Lifeline volunteer Richard shares the story from a caller that brought him to tears

There’s a single 30-minute call that sticks with 70-year-old Lifeline volunteer Richard the most.

It’s a story, he tells, of pure and unimaginable grief.

It was about two years ago, he says. And early indications were there was nothing particularly unusual about the call.

“This guy rang up and he was talking about drug and alcohol problems he’d had and he’s having difficulty keeping his job and relationships going,” Richard tells

“We were talking for about 20 minutes, I suppose, and hopefully made a good connection as they call it.

Lifeline volunteer Richard said the story of a man watching his partner die in front of him stuck with him. Credit: Sam Aitken/

“We’re sort of working out things he could do to help himself through this and I thought ‘OK, this call is coming to an end’. And just before it did, he said ‘can I tell you one thing that I’ve never talked to anybody about before?’

“I said ‘go for it’.

“He started to tell me about an horrific accident that took his partner’s life and changed his life forever,” Richard recalls.

At this point, Richard’s voice breaks. He looks down at a sheet of notes he’s prepared and continues.

Desks in a Lifeline office in Sydney's Upper North Shore.
Desks in a Lifeline office in Sydney’s Upper North Shore. Credit: Sam Aitken/

“You know, he’s telling me this and his voice had gone really, really quiet when he started talking about it and we’re just going through it and I could just tell here, how much love he had for her. How devastating it was.

“And you could just hear in his voice he’s started to cry a bit and he apologised, and I said ‘don’t worry’.

“And that’s when I realised, I had tears coming down my face too.”

Richard outside the Lifeline office in the Upper North Shore.
Richard outside the Lifeline office in the Upper North Shore. Credit: Sam Aitken/

The heartbreak behind the story isn’t the only reason it’s stuck with Richard, he says.

One line stood out to him throughout the entire recounting – the fact the man had never spoken about it before.

“I said to him ‘have you never told talk to any of the counsellors about this? You’ve kept it yourself?’ And he said, oh yeah, I didn’t think that was relevant.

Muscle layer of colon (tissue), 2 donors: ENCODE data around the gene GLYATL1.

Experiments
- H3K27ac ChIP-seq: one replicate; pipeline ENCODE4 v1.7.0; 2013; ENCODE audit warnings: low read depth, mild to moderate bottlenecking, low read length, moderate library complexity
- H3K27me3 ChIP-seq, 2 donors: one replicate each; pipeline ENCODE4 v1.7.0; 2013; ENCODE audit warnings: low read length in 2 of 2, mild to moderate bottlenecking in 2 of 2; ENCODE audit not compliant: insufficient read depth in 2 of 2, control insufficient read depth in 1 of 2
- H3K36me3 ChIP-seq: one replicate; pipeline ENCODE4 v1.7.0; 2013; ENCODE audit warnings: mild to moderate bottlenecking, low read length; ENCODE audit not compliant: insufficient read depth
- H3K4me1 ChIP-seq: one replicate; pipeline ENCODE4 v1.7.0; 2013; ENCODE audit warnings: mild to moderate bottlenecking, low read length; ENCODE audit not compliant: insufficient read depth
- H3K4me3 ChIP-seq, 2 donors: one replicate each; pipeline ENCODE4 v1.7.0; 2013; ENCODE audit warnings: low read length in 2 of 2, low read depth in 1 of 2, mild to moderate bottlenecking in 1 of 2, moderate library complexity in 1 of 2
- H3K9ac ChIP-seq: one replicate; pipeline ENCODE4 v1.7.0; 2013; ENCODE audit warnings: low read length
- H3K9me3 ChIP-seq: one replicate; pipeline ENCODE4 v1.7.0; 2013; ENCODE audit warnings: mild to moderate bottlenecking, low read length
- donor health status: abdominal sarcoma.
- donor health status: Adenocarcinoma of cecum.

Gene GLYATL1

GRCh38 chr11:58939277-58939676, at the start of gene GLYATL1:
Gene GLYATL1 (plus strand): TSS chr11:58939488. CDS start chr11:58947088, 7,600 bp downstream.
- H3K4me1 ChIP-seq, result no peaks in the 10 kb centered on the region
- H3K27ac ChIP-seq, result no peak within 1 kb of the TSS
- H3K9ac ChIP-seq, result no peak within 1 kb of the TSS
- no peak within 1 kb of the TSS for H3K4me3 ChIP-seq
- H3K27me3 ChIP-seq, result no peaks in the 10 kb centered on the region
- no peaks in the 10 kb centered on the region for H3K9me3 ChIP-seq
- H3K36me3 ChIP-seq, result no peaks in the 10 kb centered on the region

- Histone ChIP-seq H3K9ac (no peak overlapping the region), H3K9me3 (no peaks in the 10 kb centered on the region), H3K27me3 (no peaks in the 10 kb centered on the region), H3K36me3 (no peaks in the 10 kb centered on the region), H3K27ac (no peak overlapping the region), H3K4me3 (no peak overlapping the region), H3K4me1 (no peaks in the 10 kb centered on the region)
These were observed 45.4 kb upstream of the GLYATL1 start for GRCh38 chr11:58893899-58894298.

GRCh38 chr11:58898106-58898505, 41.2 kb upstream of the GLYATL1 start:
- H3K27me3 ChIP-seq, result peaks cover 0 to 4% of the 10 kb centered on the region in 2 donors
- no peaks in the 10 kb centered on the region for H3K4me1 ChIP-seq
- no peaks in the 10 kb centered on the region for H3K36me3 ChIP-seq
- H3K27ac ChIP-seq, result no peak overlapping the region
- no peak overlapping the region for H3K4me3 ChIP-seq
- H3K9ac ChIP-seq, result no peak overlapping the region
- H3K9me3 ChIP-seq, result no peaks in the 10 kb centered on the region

“Now, I’ve got no counselling background or anything else. But yeah, if I had to put money on it, I would bet large sums, if he would talk to somebody about this over a period of time, he’d work his way through it.”

The thing about Lifeline is that once the call is ended, the volunteer never finds out whether the caller sought professional help.

Richard says all he can do is hope that he did.

Richard said one caller's story left him with tears running down his face.
Richard said one caller’s story left him with tears running down his face. Credit: Sam Aitken/

The number of Australians turning to Lifeline can be described with a word that just about sums up 2020 – unprecedented.

For the first time in its 57 years of existence, more than one million calls are expected to be fielded in 2020.

The summer’s bushfire crisis, followed by the pandemic, created a perfect storm of people seeking mental health assistance.

The uptick in calls is a trend retiree Richard has witnessed firsthand.

He joined Lifeline about four years ago without a shred of experience working in counselling.

For decades, he worked in banking before eventually starting his own handyman business. So, why the change in career aspirations?

Lifeline volunteer Richard.
Lifeline volunteer Richard. Credit: Sam Aitken/

As he put it himself, watching a documentary that touched on mental health, followed by a healthy dose of procrastination, led him to investigate.

“I first thought about joining Lifeline 15 years ago. It seemed like a good idea but at that stage I would procrastinate a bit: work was too busy or it would take me away. So, I really didn’t have time.

“Then when I did retire, I watched a program that started talking about Lifeline and a whole lot of other things.

“And I realised that I live [nearby] and they were here. So that I couldn’t even use ‘too far to travel’ as an excuse. So, I decided to sign up for the training and did that for three months and here I am.”

And that was all. No lightbulb moment. No crisis of his own. Curiosity led Richard to Lifeline.

The hundreds of callers he’s fielded in the years since would be grateful he turned on the TV that night.

MEET MORE VOLUNTEERS (tap on their name)

Lifeline volunteer Dee.
Lifeline volunteer Dee. Credit: Sam Aitken/


Lifeline volunteer Antonia.
Lifeline volunteer Antonia. Credit: Sam Aitken/


Lifeline volunteer Andrew.
Lifeline volunteer Andrew. Credit: Sam Aitken/


Watching from the sidelines as his son dealt with his own mental health demons led Simon to volunteer at Lifeline.
Watching from the sidelines as his son dealt with his own mental health demons led Simon to volunteer at Lifeline. Credit: Sam Aitken/


If you need help in a crisis, call Lifeline on 13 11 14.

For further information about depression contact beyondblue on 1300224636 or talk to your GP, local health professional or someone you trust.

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